Negotiations between the doctors and the Finance Ministry are scheduled to resume today, with the medical establishment increasingly frustrated at the deadlock of recent months
Doctors across the country launched sanctions and a one-day strike five weeks ago to protest long hours, understaffed hospitals and low pay. Until now, the doctors have refrained from taking more extreme measures in order not to alienate patients and lose their support. Roughly 17,000 doctors are involved in the dispute.
"I regret to say that we are in for a long struggle," Dr. Leonid Eidelman, the chairman of the Israel Medical Association, said yesterday. "There will be an agreement at the end of it, but it's going to take a while. We've been negotiating for nine months already, and we have yet to receive a serious proposal that would change the current situation. I've met many doctors who are angry about the current policy of dragging out the talks. Instead of getting closer, the parties are drawing further apart, and this is a very frustrating situation."
Doctors will renew sanctions today, closing outpatient clinics in general, psychiatric and geriatric hospitals north of Tel Aviv, including Sheba and Beilinson Medical Centers. The IMA said that any appointments made not for treatment purposes, including prescheduled appointments, will be canceled, Surgery and other treatments will not be affected. Strike actions and sanctions planned for the coming week are expected to be announced later today.
"We began this campaign to bring about a significant change in the health care system, and we won't stop until we see it," Eidelman said. "We won't be satisfied with cosmetic changes, and we will continue demanding genuine reform, including meaningful investment in public health care in the coming years. Right now we are trying to prevent any harm to the patients, but we are certainly considering more dramatic steps further down the road."
Eidelman has appealed to medical patients twice in recent weeks, both times in letters distributed by the IMA. "We are aware of the discomfort caused on the ground, and we apologize to the patients, but we don't have a choice because we are fighting on their behalf," he wrote. "There's not a single clause in our demands that wouldn't benefit the patients."
The Knesset Labor, Welfare and Health Committee convened an emergency meeting yesterday, despite the parliamentary recess. Deputy Health Minister Yaakov Litzman told the committee that he will demand to limit the number of hours worked by medical resident in night shifts to 18, a far more radical position than that adopted by the IMA and a significant drop from the current bar of 26 hours. "There won't be a situation in which a resident will work more than 18 hours. I won't sign any other agreement," Litzman said. "Do we let a bus driver drive for 26 hours straight?"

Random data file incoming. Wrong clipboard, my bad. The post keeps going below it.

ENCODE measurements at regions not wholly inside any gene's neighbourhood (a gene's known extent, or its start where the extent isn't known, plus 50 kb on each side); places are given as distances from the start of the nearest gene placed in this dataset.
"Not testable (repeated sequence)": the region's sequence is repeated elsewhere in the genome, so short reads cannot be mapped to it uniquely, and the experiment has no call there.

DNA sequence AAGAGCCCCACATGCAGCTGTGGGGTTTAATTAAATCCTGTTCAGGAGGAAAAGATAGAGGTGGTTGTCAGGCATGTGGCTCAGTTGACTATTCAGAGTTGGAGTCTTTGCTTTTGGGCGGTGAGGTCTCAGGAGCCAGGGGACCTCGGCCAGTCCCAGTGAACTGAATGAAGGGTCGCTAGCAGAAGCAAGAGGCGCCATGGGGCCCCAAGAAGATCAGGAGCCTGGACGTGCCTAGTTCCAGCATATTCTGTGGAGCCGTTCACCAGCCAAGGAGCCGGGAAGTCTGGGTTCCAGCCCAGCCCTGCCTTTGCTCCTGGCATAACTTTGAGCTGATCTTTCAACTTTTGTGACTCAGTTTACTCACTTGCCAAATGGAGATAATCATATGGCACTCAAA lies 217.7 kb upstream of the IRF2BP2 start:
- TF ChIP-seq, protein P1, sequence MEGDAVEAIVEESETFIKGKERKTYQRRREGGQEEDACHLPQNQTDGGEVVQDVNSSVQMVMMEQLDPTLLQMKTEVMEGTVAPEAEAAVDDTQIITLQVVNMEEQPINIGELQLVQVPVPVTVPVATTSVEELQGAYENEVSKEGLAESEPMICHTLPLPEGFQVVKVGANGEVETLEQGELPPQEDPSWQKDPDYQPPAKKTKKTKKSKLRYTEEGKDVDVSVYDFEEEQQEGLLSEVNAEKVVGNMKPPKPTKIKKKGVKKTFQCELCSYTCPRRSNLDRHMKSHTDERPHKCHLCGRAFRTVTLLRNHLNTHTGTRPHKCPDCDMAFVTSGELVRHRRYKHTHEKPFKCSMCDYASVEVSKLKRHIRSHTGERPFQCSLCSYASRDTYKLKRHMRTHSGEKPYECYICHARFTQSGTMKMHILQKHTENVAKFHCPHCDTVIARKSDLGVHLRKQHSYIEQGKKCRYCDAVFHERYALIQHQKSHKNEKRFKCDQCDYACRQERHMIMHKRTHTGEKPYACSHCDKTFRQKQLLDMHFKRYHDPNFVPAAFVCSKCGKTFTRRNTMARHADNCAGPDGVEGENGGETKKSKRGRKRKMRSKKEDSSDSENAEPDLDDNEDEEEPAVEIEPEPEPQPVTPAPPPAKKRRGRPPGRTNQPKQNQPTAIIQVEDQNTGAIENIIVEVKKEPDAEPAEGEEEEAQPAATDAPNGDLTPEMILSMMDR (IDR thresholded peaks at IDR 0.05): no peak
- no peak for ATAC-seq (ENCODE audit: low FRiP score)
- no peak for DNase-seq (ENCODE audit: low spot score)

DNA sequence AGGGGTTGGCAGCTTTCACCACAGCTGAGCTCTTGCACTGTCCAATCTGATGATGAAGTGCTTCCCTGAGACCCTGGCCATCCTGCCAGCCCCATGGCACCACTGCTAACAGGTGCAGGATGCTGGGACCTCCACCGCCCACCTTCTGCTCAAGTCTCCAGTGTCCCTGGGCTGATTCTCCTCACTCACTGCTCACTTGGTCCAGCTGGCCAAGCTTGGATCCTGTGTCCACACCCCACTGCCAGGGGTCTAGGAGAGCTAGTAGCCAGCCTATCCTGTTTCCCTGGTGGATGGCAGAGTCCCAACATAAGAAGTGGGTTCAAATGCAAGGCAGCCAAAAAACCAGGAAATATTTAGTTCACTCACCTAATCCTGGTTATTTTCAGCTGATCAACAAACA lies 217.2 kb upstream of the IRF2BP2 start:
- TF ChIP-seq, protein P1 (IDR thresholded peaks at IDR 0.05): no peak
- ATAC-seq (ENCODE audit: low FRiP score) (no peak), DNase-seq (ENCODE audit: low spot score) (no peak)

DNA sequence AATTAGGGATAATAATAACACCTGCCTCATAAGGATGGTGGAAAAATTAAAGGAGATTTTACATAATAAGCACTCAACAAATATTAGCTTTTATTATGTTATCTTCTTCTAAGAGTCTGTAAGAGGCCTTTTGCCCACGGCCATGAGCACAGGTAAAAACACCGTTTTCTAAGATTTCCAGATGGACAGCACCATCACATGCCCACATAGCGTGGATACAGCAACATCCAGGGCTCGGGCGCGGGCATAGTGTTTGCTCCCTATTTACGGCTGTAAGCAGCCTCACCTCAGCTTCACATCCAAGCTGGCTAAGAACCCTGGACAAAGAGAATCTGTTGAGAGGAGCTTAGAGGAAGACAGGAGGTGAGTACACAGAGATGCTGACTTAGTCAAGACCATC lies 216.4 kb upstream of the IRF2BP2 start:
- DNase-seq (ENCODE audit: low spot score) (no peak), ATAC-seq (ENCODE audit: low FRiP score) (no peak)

Eidelman said in response that an 18-hour shift "would mean that residents arrive for a night shift at 14:00, and it's unclear how this would work. It means physicians will learn to work on duty but won't learn medicine because they won't interact with other physicians and with senior colleagues. It's a problematic step."
The IMA has demanded that residents not be required to take on more than eight night shifts a month, while the treasury has requested that the night shift quota be increased for specialists - four shifts for specialists in the first three years of their specialization, and three shifts from the fourth year on.
The chair of the Knesset committee, MK Haim Katz (Likud ), asked the doctors to compile an organized list of their demands and to update him on any developments in the negotiations. Katz said that the committee would continue monitoring the crisis closely until there was a breakthrough. MK Rachel Adatto (Kadima ), a doctor herself, said that "there's a tactic of claiming the physicians don't know what they want when they have clear demands." Adatto urged her fellow MKs to mediate the negotiations.
Deputy Finance Minister Yitzhak Cohen told the MKs that the treasury was prepared to address problems in the health care system, including the heavy workloads of residents, understaffed specialties and inadequate health care services in the periphery, but would reject any solution that included introducing private health care services in governmental hospitals.
Rambam doctor attacked
Revital Hoval adds: A doctor was attacked yesterday by a patient who became angry that he had to wait for treatment in the emergency room at Haifa's Rambam Medical Center.
The patient threw a notebook at the doctor and also tried to hit him with an oxygen canister.
After the doctor and the patient struggled briefly, hospital security officials took the assailant, a 51-year-old man from the old city of Acre, into custody.
The hospital said the doctor, who is an internist doing his residency in emergency medicine, was consulting with another physician when the man, who had undergone surgery a few days before and was complaining of pain, demanded to be seen immediately.
The doctors reportedly asked the man politely to wait a few minutes and said they had summoned a specialist to examine him. The patient then attempted to throw scissors at the doctor, and when the doctor called for help, the man attacked him. After the man was detained, the doctor returned to work.
Rambam's chief of emergency medicine, Dr. Shlomi Israelit, said: "It's a miracle that this attack ended without serious injury to the doctor...This is an intolerable situation. We decided not to put the emergency room on strike immediately so as not to hurt other patients."
Rambam CEO Prof. Rafi Beyar said the hospital had instructed the doctor to file a police complaint. "We will demand that the assailant be prosecuted to the full extent of the law," Beyar said.
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